ONE aspect to the significant loss suffered by families in the borough of Tynemouth during the First World War was the extent to which the total death toll was not widely known as the war progressed.
Recent research into the local press of the time shows that the true numbers killed as the war progressed was not known but was believed to be much greater than the newspaper had recorded from its own records and research.
On August 4, 1916, two years from the outbreak of war and a few weeks after the disaster on the Somme – which had cost 78 local men their lives on the first day of the campaign – the Shields Daily News reported that it had recorded 266 deaths of local men due to war causes.
The paper noted that this was believed to be a considerably smaller number than the true losses and asked for further information from relatives.
By August 4, 1917, the total they had recorded had risen to 576 with a further 310 having been noted in the newspaper over the previous 12 months, including details of those killed or died in the first two years and now notified to the newspaper.
What is now clear from the research and analysis already available to the Tynemouth World War One Commemoration Project is that the understatement of casualties was considerable.
Some of this was attributable to the long delay before certain men would be recorded officially as killed, perhaps having been ‘missing’ for many months or held prisoner and dying in captivity.
The project’s information, which still has some details missing in relation to ‘date of death’ for some of the 1,674 records of men currently held in our research database, shows 49 men lost in 1914, 221 in 1915 and a cumulative total to July 31, 1916, of 646.
This was two and a half times as many as the local newspaper had reported on August 4, 1916.
This scale of loss would have been unknown to the local population, who had no alternative source of information other than word of mouth or a letter from friends and relatives.
The project has identified the proportion of casualties in Tynemouth as a percentage of the total population and adult male population as an area for research into the overall effects of the war losses on the town; and the social impact of the withdrawal of so many men from the area for more than four years of the war.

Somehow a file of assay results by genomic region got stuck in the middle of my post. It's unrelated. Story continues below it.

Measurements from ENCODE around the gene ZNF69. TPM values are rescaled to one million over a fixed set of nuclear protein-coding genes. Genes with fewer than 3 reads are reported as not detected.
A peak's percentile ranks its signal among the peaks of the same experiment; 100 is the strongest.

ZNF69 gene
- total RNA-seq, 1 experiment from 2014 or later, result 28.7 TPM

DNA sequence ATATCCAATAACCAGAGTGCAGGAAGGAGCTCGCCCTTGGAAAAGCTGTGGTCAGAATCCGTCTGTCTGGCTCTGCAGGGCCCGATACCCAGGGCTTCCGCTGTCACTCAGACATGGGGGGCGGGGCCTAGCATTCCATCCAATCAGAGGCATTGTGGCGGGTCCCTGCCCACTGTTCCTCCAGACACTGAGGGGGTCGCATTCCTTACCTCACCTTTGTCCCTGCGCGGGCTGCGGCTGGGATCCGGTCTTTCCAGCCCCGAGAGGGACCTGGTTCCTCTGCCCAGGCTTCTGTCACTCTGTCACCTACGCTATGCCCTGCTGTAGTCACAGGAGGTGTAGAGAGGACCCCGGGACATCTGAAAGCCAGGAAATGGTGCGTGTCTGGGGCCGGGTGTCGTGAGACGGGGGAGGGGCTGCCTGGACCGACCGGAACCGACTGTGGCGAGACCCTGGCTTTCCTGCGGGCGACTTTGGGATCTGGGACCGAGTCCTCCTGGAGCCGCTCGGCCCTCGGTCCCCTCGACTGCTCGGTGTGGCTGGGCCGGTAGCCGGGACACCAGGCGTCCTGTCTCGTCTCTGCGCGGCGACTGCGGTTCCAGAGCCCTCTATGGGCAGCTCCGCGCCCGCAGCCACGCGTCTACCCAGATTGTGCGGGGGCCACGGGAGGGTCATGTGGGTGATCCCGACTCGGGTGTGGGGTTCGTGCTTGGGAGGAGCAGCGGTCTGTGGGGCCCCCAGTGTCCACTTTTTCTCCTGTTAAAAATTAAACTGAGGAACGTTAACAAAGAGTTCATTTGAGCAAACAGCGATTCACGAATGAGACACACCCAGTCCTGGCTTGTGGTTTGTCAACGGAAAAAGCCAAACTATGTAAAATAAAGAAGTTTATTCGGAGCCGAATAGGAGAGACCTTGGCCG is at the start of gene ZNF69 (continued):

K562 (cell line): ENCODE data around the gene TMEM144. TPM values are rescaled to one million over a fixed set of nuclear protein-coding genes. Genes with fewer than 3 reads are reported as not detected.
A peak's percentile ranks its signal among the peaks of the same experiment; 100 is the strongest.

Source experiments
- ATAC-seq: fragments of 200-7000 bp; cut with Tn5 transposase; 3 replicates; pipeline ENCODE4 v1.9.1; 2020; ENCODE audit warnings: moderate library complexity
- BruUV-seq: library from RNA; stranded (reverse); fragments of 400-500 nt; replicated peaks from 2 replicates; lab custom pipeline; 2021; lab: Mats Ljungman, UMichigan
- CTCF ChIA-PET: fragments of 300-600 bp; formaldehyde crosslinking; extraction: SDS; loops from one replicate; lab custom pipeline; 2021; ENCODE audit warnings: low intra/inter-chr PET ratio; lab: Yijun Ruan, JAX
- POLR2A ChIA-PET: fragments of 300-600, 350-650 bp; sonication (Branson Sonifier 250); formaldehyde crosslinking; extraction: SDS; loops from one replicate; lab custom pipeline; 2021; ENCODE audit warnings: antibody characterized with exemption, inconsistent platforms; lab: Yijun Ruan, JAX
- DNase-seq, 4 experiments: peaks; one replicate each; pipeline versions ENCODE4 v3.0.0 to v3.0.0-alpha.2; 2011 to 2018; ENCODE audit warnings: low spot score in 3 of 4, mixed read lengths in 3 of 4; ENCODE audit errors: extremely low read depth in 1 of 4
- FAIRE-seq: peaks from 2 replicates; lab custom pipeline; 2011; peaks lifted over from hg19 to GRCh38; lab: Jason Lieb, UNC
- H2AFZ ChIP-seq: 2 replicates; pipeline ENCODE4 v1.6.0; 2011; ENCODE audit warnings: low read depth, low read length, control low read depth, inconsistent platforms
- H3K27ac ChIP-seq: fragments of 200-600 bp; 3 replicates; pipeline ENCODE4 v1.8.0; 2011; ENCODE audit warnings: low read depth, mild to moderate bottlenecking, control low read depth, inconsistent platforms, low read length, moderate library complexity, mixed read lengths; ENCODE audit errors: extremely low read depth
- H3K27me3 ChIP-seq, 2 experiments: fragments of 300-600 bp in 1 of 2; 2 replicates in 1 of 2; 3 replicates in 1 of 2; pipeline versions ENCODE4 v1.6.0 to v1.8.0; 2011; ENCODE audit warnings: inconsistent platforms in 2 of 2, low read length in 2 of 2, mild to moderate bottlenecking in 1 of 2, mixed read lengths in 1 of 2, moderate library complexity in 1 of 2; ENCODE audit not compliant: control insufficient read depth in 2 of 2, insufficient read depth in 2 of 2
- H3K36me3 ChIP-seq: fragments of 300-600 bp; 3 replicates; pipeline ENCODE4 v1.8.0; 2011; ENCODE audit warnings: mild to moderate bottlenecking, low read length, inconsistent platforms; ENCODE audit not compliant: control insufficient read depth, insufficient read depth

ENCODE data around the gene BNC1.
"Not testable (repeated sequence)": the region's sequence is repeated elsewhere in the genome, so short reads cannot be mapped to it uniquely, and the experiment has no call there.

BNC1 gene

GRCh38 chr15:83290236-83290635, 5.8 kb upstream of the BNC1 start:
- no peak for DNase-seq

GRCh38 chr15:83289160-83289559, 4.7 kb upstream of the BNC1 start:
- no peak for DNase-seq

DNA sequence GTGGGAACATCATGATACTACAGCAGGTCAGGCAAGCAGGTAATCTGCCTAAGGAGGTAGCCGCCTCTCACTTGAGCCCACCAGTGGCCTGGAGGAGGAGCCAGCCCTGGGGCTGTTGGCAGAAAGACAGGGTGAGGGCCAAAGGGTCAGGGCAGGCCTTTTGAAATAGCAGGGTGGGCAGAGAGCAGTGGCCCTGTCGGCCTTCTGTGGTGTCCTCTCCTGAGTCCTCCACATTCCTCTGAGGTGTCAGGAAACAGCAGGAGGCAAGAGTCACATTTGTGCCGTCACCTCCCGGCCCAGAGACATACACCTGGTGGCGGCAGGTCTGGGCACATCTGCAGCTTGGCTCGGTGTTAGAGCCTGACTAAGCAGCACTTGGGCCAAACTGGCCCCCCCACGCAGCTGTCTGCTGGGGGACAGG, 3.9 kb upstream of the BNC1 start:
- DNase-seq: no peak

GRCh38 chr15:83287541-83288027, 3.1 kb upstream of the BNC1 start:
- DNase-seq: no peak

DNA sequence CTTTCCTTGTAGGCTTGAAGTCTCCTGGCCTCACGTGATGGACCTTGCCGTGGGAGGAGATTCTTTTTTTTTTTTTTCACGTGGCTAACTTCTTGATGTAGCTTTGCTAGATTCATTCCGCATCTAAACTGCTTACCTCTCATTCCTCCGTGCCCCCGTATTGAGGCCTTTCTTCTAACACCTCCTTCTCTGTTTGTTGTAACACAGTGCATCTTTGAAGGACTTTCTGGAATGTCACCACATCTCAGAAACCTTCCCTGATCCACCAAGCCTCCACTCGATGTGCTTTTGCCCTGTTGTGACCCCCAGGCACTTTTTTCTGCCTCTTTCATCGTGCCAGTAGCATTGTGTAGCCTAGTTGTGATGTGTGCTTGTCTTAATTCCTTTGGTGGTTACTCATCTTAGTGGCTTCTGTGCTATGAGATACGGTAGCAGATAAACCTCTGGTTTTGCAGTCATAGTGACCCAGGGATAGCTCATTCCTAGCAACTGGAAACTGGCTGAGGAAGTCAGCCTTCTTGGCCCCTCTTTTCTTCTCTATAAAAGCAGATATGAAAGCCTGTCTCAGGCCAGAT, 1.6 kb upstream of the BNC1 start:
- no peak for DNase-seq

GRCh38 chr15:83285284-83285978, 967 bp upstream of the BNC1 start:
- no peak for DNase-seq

Further investigation is being undertaken into whether the losses in Tynemouth Borough are significantly greater than those suffered by similar industrial communities across the country, and the possible reasons for such a variance if confirmed.
Taking the city of Bradford in West Yorkshire as an example, that city is recorded as having suffered a loss of 5,442 men in the war (see Mud, Blood and Poppycock – Gordon Corrigan 2003).
The population of Bradford in 1911 was about 280,000 and for Tynemouth Borough in 1916 it was 58,000 (digest of annual accounts and statistics of the borough).
Given the population of Bradford would have risen before August 1914, the project found the death rate from war deaths is not greater than 1.9 per cent for Bradford but 2.9 per cent for Tynemouth.
Anyone interested to learn about the project and how to get involved can visit the Workroom at Room B9, Linskill Community Centre, North Shields, from 10am to 4pm Monday to Friday.
The next exhibition of materials connected to local man Richard Simpson will be open to the public on May 1 at the Low Lights Tavern. The current exhibition can be viewed until the end of this month and features the story of the loss of the pilot cutter Protector.
THIS week’s list gives details of men from borough who were killed or died on April 9, 1917, the first day of the Battle of Arras.
Adey, James Henry, age 29, Private, 15th Battalion DLI, KIA 20 Vicarage Street, son of Thomas Adey, husband of Mary (nee Burdon).
Bainbridge, Thomas Emery, age 22, 2nd Lieutenant, 29th Battalion (Training Reserve) NF, (Tyneside Scottish), KIA, son of John T and Edith, 4 Curtis Road Fenham, late of North Shields.
Brown, Jonathan Arnold, age 25, Private, 1st Battalion NF, died, son of Mrs Brown, 2 Reed Street. Arras Memorial.
Clark, Alfred Thomas, age 25, Private, 1st Battalion NF, DOW, 37 Little Bedford Street, son of George Bruce and Mary Jane Brown.
Coe, John Wilson, age 31, Private, 25th Battalion NF (Tyneside Scottish), KIA, 45 Sidney Street, son of Mr and Mrs Coe. Arras Memorial.
Drysdale, Robert, Private 27th Battalion NF (Tyneside Irish), KIA, 102 Hudson Street, son of John and Emma, 1623 Walker Road, Newcastle.
McArthur, Alexander, Private, 20th Battalion NF, KIA, 31 Elsdon Street, born Lanark, volunteered October 1914.
Ray, Joseph, age 27 Private, 21st Battalion NF (Tyneside Scottish), KIA, 14 Upper Norfolk Street, son of John and Anne Hurst Ray.
Stephenson, Hudson, Private, 27th Battalion NF (Tyneside Irish), KIA, 74 Howard Street. Details needed.
KIA – killed in action
DOW – died of wounds
LAS – lost at sea
NF – Northumberland Fusiliers
DLI – Durham Light Infantry
RND – Royal Naval Division
RNR – Royal Naval Reserve
RFA – Royal Field Artillery
n Anyone with details on the list should visit www.tynemouthworldwarone.org, e-mail firstname.lastname@example.org or write to Tynemouth World War 1 Commemoration Project, c/o Essell, 29 Howard Street, North Shields, NE30 1AR.